Potential conspiracy theories aside, the priority the Australian government has placed on exporting the NRL to the United States is concerning. The saccharine response from the NRL to the reception of its product in America is alarming but, again, unsurprising. Even the most recent Pacific Championships, a two-tier competition played across five venues, in three countries, with a men’s and women’s competition, did not seem as significant to the NRL as this most recent US marketing swing. Indeed, even at the Pacific Championships’ Pacific Cup final in November, as the Kiwis delivered perhaps the most emphatic performance over the Kangaroos since their 2008 RLWC match-up — 30 points to 0 — FMG Stadium in Kirikiriroa recorded an attendance of just 13,269. Mate Ma‘a Tonga had the foresight to organise their first tour in England for October–November and though they conceded each of the three test matches played, it was the Pacific Championships that lost out. Rugby League Samoa are considering a similar tour for the end of the 2024 season, given the heightened rivalry with England forged during last year’s world cup. 

In the regular season competition, Papua New Guinea are now the favourites to secure a place as the 18th team in the NRL, and are reportedly targeting South Sydney winger, Alex Johnston, as a central figure in their line-up. This would be the right choice for the NRL, given league is the national sport in PNG and the number of Papuan players the Australian teams boast. Again, though the demography of players has and continues to grow and change, additional teams in Queensland and Perth, and the possible revival of the short-lived Adelaide Rams, all seemed to have the lion’s share of consideration before any Pacific qualifiers. This conflict, between the commercial product and the local game — the soul of the code in New Zealand and across the Pacific — threatens the tapestry and heritage that the grassroots game, and its stalwart clubs, have kept alive.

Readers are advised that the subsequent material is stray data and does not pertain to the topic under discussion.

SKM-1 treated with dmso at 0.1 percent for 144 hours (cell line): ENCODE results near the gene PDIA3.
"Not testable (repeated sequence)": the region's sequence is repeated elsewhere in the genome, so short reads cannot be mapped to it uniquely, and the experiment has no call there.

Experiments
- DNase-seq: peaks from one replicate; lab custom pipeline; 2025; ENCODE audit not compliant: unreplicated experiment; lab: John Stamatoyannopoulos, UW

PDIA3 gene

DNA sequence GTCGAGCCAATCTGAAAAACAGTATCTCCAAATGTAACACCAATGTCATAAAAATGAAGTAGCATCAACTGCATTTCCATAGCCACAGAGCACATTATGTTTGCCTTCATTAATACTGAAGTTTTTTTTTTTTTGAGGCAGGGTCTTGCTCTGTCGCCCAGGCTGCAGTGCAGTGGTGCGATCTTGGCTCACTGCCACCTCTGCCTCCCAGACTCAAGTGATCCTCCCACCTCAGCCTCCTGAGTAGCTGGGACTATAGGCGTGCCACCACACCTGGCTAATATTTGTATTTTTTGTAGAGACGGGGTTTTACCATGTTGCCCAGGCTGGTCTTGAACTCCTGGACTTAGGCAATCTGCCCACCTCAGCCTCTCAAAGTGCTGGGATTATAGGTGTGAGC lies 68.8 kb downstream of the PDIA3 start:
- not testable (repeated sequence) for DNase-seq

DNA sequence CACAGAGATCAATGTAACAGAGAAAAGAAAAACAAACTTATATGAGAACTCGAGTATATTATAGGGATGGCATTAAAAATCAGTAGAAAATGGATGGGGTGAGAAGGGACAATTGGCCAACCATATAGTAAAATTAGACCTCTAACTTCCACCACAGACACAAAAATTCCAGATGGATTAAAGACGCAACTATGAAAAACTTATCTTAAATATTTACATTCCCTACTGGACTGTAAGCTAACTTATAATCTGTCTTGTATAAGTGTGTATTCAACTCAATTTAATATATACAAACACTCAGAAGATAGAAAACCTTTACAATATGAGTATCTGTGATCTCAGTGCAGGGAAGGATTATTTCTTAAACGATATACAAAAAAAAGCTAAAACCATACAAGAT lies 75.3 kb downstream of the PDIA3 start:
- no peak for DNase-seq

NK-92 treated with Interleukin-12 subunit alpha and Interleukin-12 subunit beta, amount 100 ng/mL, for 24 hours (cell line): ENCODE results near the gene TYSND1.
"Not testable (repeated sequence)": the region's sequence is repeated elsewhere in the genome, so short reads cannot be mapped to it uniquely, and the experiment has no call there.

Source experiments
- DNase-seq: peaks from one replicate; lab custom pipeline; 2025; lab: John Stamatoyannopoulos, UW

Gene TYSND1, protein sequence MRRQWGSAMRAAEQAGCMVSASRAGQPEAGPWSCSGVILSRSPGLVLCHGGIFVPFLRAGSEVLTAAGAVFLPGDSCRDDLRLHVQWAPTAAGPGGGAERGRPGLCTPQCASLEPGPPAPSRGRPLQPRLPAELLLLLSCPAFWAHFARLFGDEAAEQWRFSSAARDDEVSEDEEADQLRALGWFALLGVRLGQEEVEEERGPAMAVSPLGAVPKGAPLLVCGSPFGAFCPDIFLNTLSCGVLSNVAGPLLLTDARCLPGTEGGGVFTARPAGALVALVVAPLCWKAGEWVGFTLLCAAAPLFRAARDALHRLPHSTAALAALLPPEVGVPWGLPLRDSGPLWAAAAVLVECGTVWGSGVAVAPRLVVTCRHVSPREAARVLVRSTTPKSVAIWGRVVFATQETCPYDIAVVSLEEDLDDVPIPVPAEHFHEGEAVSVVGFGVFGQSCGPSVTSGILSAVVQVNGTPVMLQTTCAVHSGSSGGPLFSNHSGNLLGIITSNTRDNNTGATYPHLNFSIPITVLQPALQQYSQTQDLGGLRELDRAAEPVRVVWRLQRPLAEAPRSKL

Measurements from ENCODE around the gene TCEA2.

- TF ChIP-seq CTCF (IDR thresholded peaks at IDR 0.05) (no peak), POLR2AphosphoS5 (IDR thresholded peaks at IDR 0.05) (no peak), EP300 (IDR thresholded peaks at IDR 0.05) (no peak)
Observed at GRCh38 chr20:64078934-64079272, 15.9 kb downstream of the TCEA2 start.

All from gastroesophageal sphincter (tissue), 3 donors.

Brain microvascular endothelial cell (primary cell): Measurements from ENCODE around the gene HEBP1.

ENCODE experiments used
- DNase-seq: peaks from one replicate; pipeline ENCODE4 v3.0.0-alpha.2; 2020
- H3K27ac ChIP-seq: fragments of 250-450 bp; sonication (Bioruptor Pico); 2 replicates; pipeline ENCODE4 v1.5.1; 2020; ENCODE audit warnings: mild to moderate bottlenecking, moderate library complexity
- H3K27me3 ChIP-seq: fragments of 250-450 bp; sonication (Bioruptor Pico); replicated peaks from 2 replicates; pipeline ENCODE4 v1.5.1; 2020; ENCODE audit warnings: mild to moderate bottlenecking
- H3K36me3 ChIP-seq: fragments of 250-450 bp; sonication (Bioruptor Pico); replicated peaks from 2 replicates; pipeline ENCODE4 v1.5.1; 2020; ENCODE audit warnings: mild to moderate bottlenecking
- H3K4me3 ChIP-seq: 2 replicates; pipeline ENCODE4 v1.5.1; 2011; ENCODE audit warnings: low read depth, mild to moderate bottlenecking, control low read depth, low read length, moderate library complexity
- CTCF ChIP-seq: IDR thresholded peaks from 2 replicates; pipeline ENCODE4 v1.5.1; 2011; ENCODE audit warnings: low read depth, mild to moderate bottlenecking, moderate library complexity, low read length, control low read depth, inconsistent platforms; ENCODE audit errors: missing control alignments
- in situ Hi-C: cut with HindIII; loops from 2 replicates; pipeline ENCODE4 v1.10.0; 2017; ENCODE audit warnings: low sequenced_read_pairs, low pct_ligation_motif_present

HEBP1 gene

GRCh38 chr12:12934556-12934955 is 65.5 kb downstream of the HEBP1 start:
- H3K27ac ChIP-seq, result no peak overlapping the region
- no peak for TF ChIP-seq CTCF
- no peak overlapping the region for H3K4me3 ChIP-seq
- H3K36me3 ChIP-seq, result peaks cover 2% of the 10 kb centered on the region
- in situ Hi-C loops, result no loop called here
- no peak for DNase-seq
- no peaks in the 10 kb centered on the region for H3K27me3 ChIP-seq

That heritage comes from a concrete foundation. Rugby league grew in pockets across Aotearoa, and globally, as a working man’s game. Where industry set foot, league was sure to follow and be fostered. Whether those industries were coal mining, forestry, automobile manufacture, freezing works or meatworks, the leap to league occurred where communities shared working-class values and an entrenched sense of collectivity. Rugby league in New Zealand has never seen the kind of funding that union enjoys, and so much of what endures at the club level is down to voluntary work and, as Bodman notes, a “generosity of spirit”. 

Grassroots league continues to operate in this manner. This is, of course, part of what makes the game great, what sets it apart from union, and what distinguishes it as a game that, now more than ever, anyone can pick up and play, and everyone is more than welcome to watch. The most you will pay to watch club league is five dollars, and even then ‘koros get in cheaper’. So many clubs run in tangent with marae, and the relationship between the two means that league can’t be deracinated. Manaakitanga is at the core. In the local and regional comps, a round robin system is implemented for food; each club taking turns in the kitchen. Hāngī can often be pre-ordered and delivered at halftime. Player of the day is democratically decided by a survey from spectators, who give a koha and nominate their player of choice.